2. 2banana says:

    Seen the same arguments for American Engineers for the last 25 years.

    What they really mean to say is “We want really smart people who can’t do simple supply/demand math…”

    And the major reason why we have a corrupt and abused H1B Visa program.

    • Rvette454 says:

      It takes more then Democrats and unions to destroy fair labor and standards. There will always be bottom feeders in the industry who admonish those who they don’t like. L
      The last stat I researched said a majority of drivers file for bankruptcy stating medical bills as the major contributor. Unions support affordable healthcare plans and offer them.

      • roddy6667 says:

        Unions are parasites. People think that because you see them in highly paid situations, they are the cause of it. No. They were drawn to the big dollars. When the pay gets low, the unions will go away.
        I know a guy who was a Teamster warehouse worker for a supermarket chain. He was making more than a young lawyer. Not bad for somebody with no high school diploma. They went on strike one more time for even more ridiculous wages and benefits. The company closed the warehouse, and turned the operation over to a non-union outfit from out of state. They got too greedy.

      • Robert Goddard says:

        My family owned a short haul trucking company (no union… 10 to 20 trucks) during the 70s and 80s.

        Union truck drivers shot at our trucks when they were striking. So yeah, unions suck. I don’t want to hear otherwise.

        • alex in san jose AKA digital Detroit says:

          Unions created the modern middle-class.

        • BridgetownBeast says:

          Your family undermined the union drivers’ fight to retain a living wage and benefits and the union drivers didn’t like it. Not to put too fine a point on it but it’s basically activities like that which paved the way to the degradation of the standard of living that we’re now seeing in this country. It’s called scabbing and it’s tremendously short sighted.

    • rhodium says:

      Don’t get me started on this shortage bs. It seems like a game that almost all industries are playing these days. In construction for instance they talk a good game about labor shortages, especially for skilled trades. It’s somewhat true, but you’d think that would translate to a bidding war for workers. Nope not really, despite tons of construction here in Colorado after many years of complete stagnation, wage gains have been modest and I don’t believe the government wage data is accurate at all. In fact I believe it’s been goal-seeked to just barely keep up with inflation since they can tell people hey at least you’re not getting poorer.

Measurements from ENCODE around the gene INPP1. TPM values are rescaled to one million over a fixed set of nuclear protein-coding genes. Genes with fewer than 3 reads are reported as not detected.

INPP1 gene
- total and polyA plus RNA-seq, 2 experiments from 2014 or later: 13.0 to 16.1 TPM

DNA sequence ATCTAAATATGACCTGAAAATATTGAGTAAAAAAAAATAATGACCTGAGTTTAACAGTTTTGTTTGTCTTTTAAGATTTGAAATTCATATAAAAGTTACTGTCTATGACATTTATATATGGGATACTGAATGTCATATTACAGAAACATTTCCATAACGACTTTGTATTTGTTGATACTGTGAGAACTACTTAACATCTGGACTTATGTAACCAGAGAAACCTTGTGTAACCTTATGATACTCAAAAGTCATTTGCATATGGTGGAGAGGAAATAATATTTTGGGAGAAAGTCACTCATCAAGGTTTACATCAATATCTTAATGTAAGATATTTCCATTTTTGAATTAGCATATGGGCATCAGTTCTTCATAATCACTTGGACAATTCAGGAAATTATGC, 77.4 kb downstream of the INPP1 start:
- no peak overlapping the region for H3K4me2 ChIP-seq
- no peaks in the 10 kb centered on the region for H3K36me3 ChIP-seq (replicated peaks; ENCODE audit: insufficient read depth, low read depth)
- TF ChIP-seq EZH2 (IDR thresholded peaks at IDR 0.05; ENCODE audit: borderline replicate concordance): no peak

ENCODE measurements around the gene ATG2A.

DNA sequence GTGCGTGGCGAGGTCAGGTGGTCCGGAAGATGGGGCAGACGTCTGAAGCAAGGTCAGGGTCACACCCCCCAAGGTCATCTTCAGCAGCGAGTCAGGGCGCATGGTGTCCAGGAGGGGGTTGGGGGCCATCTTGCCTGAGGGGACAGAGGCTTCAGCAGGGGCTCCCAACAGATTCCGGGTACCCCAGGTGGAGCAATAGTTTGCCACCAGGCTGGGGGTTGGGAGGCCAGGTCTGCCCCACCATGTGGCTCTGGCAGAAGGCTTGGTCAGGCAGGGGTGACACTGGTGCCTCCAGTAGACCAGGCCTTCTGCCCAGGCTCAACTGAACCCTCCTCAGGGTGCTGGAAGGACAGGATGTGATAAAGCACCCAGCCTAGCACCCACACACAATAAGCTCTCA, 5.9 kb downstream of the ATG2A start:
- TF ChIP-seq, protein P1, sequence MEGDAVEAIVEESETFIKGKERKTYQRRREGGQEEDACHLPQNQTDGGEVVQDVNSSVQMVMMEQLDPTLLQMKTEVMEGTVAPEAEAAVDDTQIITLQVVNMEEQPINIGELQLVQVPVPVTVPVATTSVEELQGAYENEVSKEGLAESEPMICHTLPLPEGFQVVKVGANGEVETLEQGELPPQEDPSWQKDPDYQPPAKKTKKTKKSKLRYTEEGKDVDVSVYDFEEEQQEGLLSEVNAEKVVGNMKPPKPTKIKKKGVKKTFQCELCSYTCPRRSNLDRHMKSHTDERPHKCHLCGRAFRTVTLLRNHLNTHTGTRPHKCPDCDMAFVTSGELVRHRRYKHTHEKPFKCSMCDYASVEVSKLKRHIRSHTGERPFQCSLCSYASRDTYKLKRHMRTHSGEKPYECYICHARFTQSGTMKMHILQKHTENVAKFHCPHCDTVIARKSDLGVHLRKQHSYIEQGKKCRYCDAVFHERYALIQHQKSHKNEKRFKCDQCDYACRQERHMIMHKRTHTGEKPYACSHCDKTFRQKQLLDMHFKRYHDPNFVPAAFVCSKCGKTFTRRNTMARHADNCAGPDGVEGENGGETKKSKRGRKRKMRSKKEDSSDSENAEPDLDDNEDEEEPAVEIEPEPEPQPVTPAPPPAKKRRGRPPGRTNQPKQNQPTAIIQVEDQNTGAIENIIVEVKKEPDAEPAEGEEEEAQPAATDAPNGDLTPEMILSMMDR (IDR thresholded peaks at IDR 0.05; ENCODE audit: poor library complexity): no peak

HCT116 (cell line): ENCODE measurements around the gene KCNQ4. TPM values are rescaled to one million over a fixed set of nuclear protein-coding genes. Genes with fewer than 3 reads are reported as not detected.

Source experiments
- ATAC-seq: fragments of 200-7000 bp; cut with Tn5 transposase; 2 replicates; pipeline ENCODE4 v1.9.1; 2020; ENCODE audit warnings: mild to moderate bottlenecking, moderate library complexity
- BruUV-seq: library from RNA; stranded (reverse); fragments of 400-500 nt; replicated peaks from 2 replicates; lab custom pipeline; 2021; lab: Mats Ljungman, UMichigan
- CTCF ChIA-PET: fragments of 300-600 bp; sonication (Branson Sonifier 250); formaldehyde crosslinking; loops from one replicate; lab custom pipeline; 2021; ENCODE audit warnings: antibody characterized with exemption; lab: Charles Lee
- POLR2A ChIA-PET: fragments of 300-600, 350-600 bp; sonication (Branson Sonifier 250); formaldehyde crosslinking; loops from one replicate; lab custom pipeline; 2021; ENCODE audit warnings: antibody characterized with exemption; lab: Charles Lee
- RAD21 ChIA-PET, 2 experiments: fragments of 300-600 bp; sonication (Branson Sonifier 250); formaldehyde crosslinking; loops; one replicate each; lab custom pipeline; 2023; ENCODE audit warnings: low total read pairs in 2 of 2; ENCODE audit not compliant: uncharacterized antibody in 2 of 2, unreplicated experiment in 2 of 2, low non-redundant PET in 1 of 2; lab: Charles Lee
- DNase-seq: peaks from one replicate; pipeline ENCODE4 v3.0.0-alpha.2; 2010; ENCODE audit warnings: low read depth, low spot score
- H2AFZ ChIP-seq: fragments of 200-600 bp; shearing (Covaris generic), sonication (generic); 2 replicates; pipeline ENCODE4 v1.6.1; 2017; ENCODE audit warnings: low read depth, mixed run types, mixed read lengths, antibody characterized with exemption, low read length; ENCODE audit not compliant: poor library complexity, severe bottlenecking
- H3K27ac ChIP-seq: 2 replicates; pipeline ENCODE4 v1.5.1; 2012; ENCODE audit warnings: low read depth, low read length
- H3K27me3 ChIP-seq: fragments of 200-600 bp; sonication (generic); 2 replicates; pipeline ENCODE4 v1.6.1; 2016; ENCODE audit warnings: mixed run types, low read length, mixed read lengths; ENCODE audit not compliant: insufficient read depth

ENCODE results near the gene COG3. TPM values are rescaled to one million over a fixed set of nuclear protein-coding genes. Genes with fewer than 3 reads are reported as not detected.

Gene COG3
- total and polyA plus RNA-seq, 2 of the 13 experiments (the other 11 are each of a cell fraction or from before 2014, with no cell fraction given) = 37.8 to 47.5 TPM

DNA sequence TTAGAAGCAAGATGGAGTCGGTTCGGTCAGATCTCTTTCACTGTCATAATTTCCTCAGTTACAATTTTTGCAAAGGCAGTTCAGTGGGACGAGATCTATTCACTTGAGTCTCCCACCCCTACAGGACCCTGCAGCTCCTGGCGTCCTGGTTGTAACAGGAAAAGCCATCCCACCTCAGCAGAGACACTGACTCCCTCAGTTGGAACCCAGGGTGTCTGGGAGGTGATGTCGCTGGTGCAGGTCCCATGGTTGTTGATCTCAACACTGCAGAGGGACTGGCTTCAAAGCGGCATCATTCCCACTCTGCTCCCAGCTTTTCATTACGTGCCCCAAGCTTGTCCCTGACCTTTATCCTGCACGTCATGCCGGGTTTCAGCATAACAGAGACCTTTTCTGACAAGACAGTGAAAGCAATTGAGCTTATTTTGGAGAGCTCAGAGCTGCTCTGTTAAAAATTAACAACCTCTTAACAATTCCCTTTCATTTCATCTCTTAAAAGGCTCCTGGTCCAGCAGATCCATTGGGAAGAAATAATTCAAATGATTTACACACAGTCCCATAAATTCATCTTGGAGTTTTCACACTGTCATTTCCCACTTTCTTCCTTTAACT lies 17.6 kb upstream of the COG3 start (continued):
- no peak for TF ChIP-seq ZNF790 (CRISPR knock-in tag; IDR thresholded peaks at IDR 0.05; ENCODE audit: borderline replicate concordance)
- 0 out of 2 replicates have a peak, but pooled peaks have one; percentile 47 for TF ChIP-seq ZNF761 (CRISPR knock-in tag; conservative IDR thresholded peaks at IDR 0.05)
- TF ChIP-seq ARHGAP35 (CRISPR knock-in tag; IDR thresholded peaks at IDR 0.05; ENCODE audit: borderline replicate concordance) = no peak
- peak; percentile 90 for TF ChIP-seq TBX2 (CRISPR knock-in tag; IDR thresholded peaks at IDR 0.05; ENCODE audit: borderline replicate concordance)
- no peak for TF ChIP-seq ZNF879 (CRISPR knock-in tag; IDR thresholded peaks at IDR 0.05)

3. Mike G says:

    The default move for any industry is to complain about a “labor shortage” instead of raising pay to attract more people; the airlines have been running this game for decades. In management’s mind, “market forces” can only ever be an excuse to cut pay and conditions, not raise them.

    • Ed says:

      Yes, I don’t really believe the current data which says there are way more than 1 job for every 1 applicant.

      I suspect some of the posted jobs are not people who are needed, just a listing in case the perfect candidate shows up (and then, in some cases, they might even get rid of the current imperfect occupant of said job).

      • John Taylor says:

        There are a lot of fake job listings out there. My brother and mother both experienced situations where their employers created a new job title for them, then had to go through the process of competitive interviews when they knew who was getting the job. In my brothers situation they even cancelled the job and sent him to another department instead.

        Some places, like Antelope Valley Hospital, have chronic shortages of nurses even with plenty of applicants because they are trying to skirt the regulations on how many nurses they are supposed to hire in order to reduce labor costs.

        In addition to these beaurocratic reasons to waste job seekers’ time, there’s the jobs that remain listed on sites long after they’re filled.